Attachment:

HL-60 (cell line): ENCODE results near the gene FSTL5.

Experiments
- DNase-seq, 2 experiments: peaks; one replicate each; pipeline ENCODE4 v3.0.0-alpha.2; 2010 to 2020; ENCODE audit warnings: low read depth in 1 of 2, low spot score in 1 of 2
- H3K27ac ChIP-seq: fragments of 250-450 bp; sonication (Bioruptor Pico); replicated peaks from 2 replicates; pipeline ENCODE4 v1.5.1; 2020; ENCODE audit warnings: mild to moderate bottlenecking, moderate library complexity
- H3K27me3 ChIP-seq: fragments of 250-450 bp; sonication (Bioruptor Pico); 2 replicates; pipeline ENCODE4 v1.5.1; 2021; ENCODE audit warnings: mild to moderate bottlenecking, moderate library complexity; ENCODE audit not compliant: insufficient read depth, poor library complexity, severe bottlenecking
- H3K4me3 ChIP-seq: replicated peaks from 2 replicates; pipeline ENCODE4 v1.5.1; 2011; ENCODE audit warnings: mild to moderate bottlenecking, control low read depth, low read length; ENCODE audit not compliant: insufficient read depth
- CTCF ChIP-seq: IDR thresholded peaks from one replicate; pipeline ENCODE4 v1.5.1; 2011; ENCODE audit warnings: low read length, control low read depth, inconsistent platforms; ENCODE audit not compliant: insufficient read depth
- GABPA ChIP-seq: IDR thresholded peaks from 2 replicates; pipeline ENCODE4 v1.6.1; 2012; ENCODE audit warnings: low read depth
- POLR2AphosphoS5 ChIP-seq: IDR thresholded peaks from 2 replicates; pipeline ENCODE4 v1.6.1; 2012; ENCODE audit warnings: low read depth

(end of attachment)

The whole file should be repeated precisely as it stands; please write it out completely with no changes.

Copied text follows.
HL-60 (cell line): ENCODE results near the gene FSTL5.

Experiments
- DNase-seq, 2 experiments: peaks; one replicate each; pipeline ENCODE4 v3.0.0-alpha.2; 2010 to 2020; ENCODE audit warnings: low read depth in 1 of 2, low spot score in 1 of 2
- H3K27ac ChIP-seq: fragments of 250-450 bp; sonication (Bioruptor Pico); replicated peaks from 2 replicates; pipeline ENCODE4 v1.5.1; 2020; ENCODE audit warnings: mild to moderate bottlenecking, moderate library complexity
- H3K27me3 ChIP-seq: fragments of 250-450 bp; sonication (Bioruptor Pico); 2 replicates; pipeline ENCODE4 v1.5.1; 2021; ENCODE audit warnings: mild to moderate bottlenecking, moderate library complexity; ENCODE audit not compliant: insufficient read depth, poor library complexity, severe bottlenecking
- H3K4me3 ChIP-seq: replicated peaks from 2 replicates; pipeline ENCODE4 v1.5.1; 2011; ENCODE audit warnings: mild to moderate bottlenecking, control low read depth, low read length; ENCODE audit not compliant: insufficient read depth
- CTCF ChIP-seq: IDR thresholded peaks from one replicate; pipeline ENCODE4 v1.5.1; 2011; ENCODE audit warnings: low read length, control low read depth, inconsistent platforms; ENCODE audit not compliant: insufficient read depth
- GABPA ChIP-seq: IDR thresholded peaks from 2 replicates; pipeline ENCODE4 v1.6.1; 2012; ENCODE audit warnings: low read depth
- POLR2AphosphoS5 ChIP-seq: IDR thresholded peaks from 2 replicates; pipeline ENCODE4 v1.6.1; 2012; ENCODE audit warnings: low read depth